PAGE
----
NEW YORK (Reuters Health) – Most adolescents and their parents say discussions with their provider about sexual and reproductive health (SRH) are important, but such conversations do not occur routinely during preventive visits, survey results suggest.
“Our findings suggest clear gaps between parent and adolescent perceived importance of discussing sexual and reproductive health topics with primary care providers and adolescents’ experiences during preventive visits,” Dr. Renee Sieving of the University of Minnesota told Reuters Health by email. “While most parents and many youth that were surveyed noted the importance of providers discussing these topics, these discussions do not routinely occur.”
“Discussions about SRH and other sensitive topics are most likely to happen as a part of confidential one-on-one conversations between adolescents and their providers,” she noted. Yet, “‘time alone’ between adolescents and their providers during preventive visits was infrequent among adolescents in this study.”
As reported in Pediatrics, Dr. Sieving and colleagues analyzed data from an online U.S. survey of 11- to 17-year-olds and their parents, including youth who self-identified as non-Hispanic white (54%), non-Hispanic Black (15%), Hispanic (24%), and other racial groups (7%). About half (49%) were female, 91% identified as heterosexual, and 17% lived in non-metropolitan areas.
Among parents, 54% identified as the mother or stepmother of the adolescent respondent, and 53% were ages 40 to 50.
Adolescents who had a preventive visit in the previous two years and their parents reported on the perceived importance of provider-adolescent discussions about such SRH topic as puberty, safe dating, gender identity, sexual orientation, sexually transmitted infections, and methods of birth control.
Whereas a majority of adolescents and parents deemed SRH discussions important, fewer than one-third of adolescents reported such discussions – other than about puberty – at their most recent preventive visit.
Discussions were particularly uncommon among younger adolescents. For example, at their most recent preventive visit, 14% of younger adolescents and 38.7% of older adolescents reported that providers asked about their sexual activity.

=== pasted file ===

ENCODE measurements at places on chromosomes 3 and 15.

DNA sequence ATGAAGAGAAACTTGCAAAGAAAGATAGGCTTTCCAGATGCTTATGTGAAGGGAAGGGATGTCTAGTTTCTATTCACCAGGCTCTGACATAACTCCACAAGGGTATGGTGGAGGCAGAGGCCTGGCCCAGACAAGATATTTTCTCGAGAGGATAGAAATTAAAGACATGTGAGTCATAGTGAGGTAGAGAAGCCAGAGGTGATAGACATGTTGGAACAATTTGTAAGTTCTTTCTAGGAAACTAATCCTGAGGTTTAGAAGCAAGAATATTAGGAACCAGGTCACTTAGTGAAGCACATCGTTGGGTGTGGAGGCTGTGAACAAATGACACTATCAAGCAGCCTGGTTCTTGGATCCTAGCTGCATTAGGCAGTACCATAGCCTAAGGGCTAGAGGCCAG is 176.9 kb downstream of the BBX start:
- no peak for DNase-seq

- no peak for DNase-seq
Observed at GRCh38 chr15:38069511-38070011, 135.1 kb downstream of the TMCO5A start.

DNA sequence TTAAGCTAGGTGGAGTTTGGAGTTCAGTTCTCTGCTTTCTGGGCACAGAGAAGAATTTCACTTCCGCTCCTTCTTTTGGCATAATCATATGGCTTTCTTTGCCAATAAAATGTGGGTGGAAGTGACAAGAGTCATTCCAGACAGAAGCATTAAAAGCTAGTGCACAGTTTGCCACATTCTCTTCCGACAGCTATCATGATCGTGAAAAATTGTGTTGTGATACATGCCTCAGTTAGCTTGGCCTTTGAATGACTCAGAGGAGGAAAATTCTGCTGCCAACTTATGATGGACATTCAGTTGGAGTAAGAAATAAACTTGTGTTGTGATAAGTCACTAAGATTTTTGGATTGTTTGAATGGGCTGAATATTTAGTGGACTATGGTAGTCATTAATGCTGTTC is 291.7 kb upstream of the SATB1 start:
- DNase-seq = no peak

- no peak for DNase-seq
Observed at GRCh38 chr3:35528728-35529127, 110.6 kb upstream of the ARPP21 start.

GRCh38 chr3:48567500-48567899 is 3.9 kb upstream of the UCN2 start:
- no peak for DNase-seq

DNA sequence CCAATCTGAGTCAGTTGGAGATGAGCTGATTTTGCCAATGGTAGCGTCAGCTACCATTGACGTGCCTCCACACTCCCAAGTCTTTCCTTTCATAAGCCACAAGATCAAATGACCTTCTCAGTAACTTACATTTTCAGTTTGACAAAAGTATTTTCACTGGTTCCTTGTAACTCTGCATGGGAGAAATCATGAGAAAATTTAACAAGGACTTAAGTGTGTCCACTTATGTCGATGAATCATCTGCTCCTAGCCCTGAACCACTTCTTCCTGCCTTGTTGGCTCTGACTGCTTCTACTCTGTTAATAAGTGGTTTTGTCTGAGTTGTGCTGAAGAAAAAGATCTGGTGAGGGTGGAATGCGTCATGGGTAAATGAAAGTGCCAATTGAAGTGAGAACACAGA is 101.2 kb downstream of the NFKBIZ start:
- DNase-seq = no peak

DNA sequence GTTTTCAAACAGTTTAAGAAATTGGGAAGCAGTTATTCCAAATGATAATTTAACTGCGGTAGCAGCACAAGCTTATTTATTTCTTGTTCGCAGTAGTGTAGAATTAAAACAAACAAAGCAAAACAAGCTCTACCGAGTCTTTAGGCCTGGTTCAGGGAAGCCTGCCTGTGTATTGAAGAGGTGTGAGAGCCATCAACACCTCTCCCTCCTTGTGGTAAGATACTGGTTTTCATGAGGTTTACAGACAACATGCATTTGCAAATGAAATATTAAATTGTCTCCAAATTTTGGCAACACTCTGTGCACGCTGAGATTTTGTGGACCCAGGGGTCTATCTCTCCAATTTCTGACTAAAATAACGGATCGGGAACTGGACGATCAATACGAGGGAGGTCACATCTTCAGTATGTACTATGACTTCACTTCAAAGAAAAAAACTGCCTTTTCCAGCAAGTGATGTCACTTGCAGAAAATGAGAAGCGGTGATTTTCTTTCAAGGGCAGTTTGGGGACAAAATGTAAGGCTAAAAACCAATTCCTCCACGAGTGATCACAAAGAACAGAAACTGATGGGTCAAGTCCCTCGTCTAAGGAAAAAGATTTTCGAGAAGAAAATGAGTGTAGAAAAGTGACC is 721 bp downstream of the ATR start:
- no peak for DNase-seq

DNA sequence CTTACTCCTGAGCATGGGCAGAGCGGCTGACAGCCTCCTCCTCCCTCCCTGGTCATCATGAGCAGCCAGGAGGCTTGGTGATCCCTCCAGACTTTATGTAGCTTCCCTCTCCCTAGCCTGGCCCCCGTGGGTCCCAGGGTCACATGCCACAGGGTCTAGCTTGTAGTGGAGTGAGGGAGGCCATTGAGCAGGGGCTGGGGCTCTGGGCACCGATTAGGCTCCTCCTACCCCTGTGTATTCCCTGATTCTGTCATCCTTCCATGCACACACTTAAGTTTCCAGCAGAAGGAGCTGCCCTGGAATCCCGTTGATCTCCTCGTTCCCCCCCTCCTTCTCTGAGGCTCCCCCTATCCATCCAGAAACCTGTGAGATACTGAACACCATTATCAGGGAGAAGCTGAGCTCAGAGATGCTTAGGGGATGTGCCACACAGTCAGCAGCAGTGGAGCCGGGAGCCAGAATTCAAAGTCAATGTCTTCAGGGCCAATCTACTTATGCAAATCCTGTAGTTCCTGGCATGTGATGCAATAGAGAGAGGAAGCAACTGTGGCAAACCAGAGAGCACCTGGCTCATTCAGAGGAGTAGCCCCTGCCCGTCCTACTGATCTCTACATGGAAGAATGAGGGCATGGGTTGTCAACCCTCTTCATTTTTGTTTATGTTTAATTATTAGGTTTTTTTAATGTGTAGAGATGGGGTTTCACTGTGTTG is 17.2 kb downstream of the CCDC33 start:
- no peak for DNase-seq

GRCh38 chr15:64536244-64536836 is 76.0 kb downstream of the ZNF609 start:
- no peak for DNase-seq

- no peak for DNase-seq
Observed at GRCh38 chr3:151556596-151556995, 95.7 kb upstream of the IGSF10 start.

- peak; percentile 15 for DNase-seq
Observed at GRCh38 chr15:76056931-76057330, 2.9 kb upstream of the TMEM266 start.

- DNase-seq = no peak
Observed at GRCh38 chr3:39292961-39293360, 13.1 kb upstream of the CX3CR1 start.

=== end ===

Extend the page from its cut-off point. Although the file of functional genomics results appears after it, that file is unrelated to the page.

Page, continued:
Within age groups, discussions about several topics varied by sex. For example, 19.4% of younger girls, versus 9% of younger boys, said providers asked about their sexual activity. Also among younger adolescents, a greater percentage of girls said providers discussed puberty (52.7% vs. 40% of boys). Among older adolescents, a greater percentage of girls reported discussions about birth control methods (37.3% vs. 18.1%).
Dr. Sieving said, “Providers need systems-level supports (e.g., routine use of health screeners) and guidance in implementing these recommendations within the healthcare systems and the communities in which they work.”
“Our findings have important implications for training future healthcare providers in how to have conversations with adolescents and their parents about sensitive topics, including sexual and reproductive health,” she concluded.
Dr. John Steever, a pediatrician at the Mount Sinai Adolescent Health Center in New York City, commented in an email to Reuters Health, “The study findings did not surprise me. It’s pretty clear that with primary care, physicians are often pressed for time and have to focus on immediate medical concerns rather than health education. There’s so much to cover–many important topics don’t get covered.”
“It’s fascinating and sad how some of these super critical services are not done in the context of a primary care visit,” he said. “This is a real opportunity, now that this is documented, to explore how to encourage physicians to do more education on these topics.”
“These discussions are critical for young people’s health,” he noted. “Ultimately, physicians need more time with their patients. Pediatricians are trying to have these complex conversations during a 15-minute visit where they’re also covering other issues.”
“Pediatricians and others who treat children should have their time paid for preventive care,” he added. “Prevention is ultimately better for the patient and significantly more cost-effective.”
SOURCE: https://bit.ly/3itMS4n Pediatrics, online July 12, 2021.